Aligning the Startup Team Strategy with the Capitalization Strategy
The single most important factor to raising capital for any tech startup is the management team. This is true for early stage funding as well as venture capital funding. A bonafide team is the assurance that the idea can be executed and that the business can scale when the time is right. Furthermore, when faced with adversity only great teams can respond to competitors, markets, funding environments, staff departures, PR disasters and the like.
When building the team, avoid these common myths and mistakes:
- A team is not one person and investors rarely want to invest in one-man shows. While some investors will be willing to help you build your team, they will not be willing to invest in your startup if you are not willing to distribute responsibility and bring on diversified expertise.
- Never confuse the number of years worked with experience. Credibility is based on accomplishments and relevant experience. Furthermore, a startup works differently than a large corporation. Try to build a team with startup experience as these individuals will be far more likely to understand the importance of flexibility, perseverance, collective success and team playing.
- Have a diversified team. One recipe for failure (business failure and capital raising failure) is building a lopsided team weighted to one function of the business. Don’t hire people with skills and qualifications similar to yours. If you have a technical background and you are focused on product development, consider a co-founder with a sales and marketing background that can focus on selling your world class product.
- Hire based on functionality and avoid having too many C’s. Rather, give titles such as VP of Engineering, Product/Technology, Sales, Marketing, Finance, etc. This helps to better divide the work, make people accountable, and show investors just why each founder/hire is key to the organization.
- Don’t make everyone a founder. Be sure to leave plenty of equity for investors. You will likely need to raise more rounds of capital than you originally anticipated. Having too many co-founders will only lead to your eventual dilution.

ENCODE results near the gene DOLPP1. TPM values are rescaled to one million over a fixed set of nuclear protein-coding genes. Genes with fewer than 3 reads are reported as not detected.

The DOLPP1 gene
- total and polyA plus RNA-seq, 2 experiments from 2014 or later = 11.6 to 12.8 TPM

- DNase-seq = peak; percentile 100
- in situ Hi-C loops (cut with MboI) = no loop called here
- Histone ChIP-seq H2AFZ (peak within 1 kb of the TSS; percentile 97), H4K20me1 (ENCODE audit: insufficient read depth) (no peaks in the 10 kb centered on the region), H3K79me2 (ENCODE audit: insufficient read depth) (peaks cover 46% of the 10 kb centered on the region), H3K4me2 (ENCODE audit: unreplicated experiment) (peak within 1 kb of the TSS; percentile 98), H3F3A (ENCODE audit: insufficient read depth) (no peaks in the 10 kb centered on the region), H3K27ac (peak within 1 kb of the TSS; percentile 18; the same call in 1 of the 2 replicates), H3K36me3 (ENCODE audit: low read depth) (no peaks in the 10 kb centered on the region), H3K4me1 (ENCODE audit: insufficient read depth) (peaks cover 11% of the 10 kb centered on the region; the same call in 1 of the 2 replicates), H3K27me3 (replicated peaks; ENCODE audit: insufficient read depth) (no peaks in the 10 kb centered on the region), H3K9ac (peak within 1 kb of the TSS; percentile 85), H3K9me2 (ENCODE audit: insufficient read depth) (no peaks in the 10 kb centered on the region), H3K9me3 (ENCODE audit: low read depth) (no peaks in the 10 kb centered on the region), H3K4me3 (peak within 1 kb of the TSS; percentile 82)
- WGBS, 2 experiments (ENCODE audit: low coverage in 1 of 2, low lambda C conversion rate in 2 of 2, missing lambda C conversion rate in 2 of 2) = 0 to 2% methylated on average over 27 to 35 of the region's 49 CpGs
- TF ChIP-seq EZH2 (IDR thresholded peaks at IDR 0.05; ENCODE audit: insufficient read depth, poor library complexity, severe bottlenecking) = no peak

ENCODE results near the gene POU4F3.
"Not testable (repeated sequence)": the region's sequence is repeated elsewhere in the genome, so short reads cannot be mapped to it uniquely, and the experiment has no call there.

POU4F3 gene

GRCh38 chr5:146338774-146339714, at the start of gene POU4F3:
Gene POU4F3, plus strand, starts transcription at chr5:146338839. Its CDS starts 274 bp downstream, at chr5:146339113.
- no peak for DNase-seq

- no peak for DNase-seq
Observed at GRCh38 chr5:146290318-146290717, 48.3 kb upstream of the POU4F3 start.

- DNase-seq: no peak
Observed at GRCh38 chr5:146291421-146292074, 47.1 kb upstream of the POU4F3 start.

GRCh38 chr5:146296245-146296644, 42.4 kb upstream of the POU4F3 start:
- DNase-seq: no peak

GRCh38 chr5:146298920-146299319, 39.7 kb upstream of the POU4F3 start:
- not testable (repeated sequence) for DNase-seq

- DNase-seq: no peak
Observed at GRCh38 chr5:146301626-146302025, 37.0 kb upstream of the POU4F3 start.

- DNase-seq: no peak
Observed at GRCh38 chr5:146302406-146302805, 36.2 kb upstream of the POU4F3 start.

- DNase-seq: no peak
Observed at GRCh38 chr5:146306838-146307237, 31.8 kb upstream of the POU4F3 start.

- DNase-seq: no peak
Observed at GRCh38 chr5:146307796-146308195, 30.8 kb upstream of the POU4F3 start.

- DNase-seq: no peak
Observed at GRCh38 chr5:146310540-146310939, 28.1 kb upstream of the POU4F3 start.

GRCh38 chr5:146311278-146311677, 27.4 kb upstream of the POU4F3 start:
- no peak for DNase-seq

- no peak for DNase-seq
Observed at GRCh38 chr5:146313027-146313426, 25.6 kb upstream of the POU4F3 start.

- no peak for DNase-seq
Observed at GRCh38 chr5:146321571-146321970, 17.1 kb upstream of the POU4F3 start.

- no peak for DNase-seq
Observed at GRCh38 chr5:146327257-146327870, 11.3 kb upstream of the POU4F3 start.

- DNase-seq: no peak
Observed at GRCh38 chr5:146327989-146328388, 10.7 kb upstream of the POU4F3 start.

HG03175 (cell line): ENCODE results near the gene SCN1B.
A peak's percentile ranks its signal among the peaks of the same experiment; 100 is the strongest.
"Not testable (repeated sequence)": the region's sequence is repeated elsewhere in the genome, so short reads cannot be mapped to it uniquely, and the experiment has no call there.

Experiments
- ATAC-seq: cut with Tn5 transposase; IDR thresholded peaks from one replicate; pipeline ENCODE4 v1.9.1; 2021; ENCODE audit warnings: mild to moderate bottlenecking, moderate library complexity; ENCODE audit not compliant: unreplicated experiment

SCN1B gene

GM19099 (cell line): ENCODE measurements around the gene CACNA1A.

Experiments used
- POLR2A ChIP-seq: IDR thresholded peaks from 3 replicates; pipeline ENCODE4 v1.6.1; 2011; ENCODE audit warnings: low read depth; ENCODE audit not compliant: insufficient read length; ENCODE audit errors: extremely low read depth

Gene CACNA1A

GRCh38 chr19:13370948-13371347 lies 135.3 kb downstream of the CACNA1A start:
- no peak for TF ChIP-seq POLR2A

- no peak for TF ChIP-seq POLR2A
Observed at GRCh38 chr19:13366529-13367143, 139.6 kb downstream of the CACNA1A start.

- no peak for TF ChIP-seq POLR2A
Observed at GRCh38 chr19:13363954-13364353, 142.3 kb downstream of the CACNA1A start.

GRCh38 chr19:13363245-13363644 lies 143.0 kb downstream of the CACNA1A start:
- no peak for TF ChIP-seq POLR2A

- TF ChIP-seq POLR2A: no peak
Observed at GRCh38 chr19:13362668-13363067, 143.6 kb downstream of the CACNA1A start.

- Hiring the right people at the right time is key. You shouldn’t hire a senior executive from an established company for an early stage startup. On the flip side, when it comes time to scale the company, the founder and CEO may need to relinquish their CEO title and hire a CEO with the ability to drive efficiency, make incremental process improvements and expand on the established market presence. Below are some tips for aligning the startup team with the capitalization strategy.
With little to no revenue, many early stage entrepreneurs turn to the Co-Founder model to build credibility for their startup when raising seed capital. This is not a bad strategy when done correctly. The reality is that over time most founders will have their differences. While you should be prepared to give up a large portion of the company’s equity to a co-founder, it is important that one founder maintains a majority share and creative control.
Additionally, be sure your co-founder is well diversified from your skill sets and traits. Investors understand that you wont have all the pieces to the puzzle at this early stage. But, the more business functions that you can divide among the original team the better.
Seed to Series A
For most tech startups, the Series A round allows the team to expand by making some key hires. Typically, these hires fall into 2 buckets: product development and sales. The CEO of the company will be in charge of leading the company by making these key hires, product managing, driving sales and understanding the companies financial situation. This leaves the CTO / Senior Architect to focus on product development and managing the recently hired engineers. On that note, it is important for high-tech companies to keep tech development inhouse.
Series A to Series B
Series B capital signifies that the company is ready to scale. Key hires at this stage should reflect this strategy. First, hire an office manager that can double as an admin assistant thereby allowing founders to not get bogged down in minutiae and focus on growing the business. Hire a VP of Finance that can increase profitability by monitoring operations, legal fees, HR expenses, office space and the like. Hire a diversified base of sales reps. While consultative reps are key to building new business with big accounts, relationship managers are key to retaining those accounts.